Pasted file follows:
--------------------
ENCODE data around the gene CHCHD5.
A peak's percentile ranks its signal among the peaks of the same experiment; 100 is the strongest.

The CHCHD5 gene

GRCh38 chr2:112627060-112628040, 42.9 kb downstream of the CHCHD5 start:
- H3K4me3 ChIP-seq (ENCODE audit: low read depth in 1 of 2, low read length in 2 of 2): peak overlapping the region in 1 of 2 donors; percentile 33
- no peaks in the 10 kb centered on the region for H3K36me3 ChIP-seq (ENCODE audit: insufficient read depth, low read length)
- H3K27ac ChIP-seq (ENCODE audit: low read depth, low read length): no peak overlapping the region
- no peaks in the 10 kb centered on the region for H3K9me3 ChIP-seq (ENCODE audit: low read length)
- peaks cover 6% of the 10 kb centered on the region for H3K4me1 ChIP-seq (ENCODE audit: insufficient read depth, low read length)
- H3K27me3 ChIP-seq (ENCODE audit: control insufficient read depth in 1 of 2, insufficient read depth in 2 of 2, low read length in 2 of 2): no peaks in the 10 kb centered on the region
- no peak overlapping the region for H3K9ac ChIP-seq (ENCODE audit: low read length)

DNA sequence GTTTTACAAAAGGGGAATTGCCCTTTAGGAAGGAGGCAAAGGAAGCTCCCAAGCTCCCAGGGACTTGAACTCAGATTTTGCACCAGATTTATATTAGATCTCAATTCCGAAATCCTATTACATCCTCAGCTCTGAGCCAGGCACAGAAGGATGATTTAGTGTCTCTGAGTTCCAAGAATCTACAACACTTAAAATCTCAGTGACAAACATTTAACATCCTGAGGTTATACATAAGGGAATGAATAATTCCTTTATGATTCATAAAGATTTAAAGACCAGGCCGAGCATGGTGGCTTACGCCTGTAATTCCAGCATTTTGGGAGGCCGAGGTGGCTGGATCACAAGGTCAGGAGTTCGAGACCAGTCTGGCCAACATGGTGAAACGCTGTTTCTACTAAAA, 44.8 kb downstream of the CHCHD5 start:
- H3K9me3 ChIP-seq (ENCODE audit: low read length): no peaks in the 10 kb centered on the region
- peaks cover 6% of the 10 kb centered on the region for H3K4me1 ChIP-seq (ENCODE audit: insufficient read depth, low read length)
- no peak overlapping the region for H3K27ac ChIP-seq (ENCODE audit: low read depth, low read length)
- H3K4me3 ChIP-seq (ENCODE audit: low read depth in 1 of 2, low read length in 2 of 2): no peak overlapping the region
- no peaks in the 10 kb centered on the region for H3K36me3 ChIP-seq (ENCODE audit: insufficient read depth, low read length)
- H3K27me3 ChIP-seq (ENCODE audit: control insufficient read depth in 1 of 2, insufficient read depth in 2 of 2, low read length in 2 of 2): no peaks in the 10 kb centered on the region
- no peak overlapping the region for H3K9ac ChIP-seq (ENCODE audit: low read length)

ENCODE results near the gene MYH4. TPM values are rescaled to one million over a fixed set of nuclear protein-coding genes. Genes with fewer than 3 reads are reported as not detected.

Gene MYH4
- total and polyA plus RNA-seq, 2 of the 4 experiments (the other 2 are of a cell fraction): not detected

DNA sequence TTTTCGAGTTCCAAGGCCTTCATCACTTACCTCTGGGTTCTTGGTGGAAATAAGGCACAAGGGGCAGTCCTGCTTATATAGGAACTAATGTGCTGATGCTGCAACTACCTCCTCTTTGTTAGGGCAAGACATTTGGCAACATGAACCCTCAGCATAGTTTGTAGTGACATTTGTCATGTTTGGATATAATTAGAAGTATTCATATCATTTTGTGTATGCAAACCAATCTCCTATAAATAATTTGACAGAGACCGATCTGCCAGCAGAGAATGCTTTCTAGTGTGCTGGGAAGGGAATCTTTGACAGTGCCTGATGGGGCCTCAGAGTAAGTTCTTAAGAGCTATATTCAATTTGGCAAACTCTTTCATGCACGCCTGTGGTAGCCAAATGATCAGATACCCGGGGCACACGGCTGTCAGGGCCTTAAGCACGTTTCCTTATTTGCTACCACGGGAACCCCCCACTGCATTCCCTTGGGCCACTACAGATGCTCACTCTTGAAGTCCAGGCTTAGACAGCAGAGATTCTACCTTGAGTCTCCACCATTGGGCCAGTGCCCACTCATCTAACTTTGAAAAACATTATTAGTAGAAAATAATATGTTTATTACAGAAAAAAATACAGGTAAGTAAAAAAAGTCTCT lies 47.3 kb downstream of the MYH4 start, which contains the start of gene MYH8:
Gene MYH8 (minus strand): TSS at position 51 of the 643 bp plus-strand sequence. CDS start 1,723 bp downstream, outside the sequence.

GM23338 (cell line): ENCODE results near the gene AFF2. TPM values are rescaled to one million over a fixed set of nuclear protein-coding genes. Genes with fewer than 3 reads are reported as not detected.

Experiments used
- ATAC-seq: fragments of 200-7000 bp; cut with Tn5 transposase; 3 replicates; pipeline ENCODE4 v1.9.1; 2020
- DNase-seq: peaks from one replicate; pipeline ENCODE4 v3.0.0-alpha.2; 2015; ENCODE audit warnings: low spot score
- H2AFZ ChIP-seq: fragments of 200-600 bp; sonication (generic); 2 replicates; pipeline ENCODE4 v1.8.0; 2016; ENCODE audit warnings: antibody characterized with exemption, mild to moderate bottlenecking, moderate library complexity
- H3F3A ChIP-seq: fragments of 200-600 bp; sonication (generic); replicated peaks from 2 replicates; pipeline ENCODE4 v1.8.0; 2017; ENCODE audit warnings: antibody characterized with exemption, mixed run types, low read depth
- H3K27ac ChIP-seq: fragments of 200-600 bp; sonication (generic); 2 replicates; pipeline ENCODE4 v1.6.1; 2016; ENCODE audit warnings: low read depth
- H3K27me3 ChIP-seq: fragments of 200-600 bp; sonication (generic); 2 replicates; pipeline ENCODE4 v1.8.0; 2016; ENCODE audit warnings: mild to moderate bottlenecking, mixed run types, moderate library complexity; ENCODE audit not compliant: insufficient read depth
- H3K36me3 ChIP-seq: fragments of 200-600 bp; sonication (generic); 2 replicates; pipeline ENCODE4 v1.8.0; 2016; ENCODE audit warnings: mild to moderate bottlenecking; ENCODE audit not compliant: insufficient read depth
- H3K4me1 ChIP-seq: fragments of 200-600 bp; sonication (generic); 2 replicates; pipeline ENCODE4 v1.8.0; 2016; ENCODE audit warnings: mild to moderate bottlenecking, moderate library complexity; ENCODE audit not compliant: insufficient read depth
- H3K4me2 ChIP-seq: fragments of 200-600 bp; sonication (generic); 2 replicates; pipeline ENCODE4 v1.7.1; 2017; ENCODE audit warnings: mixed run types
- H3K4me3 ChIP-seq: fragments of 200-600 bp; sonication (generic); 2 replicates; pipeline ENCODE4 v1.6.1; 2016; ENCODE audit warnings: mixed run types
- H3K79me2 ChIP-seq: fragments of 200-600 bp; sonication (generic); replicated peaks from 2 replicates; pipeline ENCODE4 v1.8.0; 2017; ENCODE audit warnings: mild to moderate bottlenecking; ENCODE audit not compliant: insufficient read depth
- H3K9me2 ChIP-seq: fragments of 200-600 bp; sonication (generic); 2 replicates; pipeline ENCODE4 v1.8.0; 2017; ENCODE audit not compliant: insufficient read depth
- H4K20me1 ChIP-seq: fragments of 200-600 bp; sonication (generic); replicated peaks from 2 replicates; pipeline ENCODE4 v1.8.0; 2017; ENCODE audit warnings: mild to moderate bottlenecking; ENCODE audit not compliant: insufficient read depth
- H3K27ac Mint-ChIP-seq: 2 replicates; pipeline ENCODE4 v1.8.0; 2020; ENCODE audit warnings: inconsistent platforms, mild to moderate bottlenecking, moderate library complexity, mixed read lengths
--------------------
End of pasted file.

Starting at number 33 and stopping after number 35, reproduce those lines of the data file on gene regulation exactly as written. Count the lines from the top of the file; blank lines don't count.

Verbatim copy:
- H3K36me3 ChIP-seq: fragments of 200-600 bp; sonication (generic); 2 replicates; pipeline ENCODE4 v1.8.0; 2016; ENCODE audit warnings: mild to moderate bottlenecking; ENCODE audit not compliant: insufficient read depth
- H3K4me1 ChIP-seq: fragments of 200-600 bp; sonication (generic); 2 replicates; pipeline ENCODE4 v1.8.0; 2016; ENCODE audit warnings: mild to moderate bottlenecking, moderate library complexity; ENCODE audit not compliant: insufficient read depth
- H3K4me2 ChIP-seq: fragments of 200-600 bp; sonication (generic); 2 replicates; pipeline ENCODE4 v1.7.1; 2017; ENCODE audit warnings: mixed run types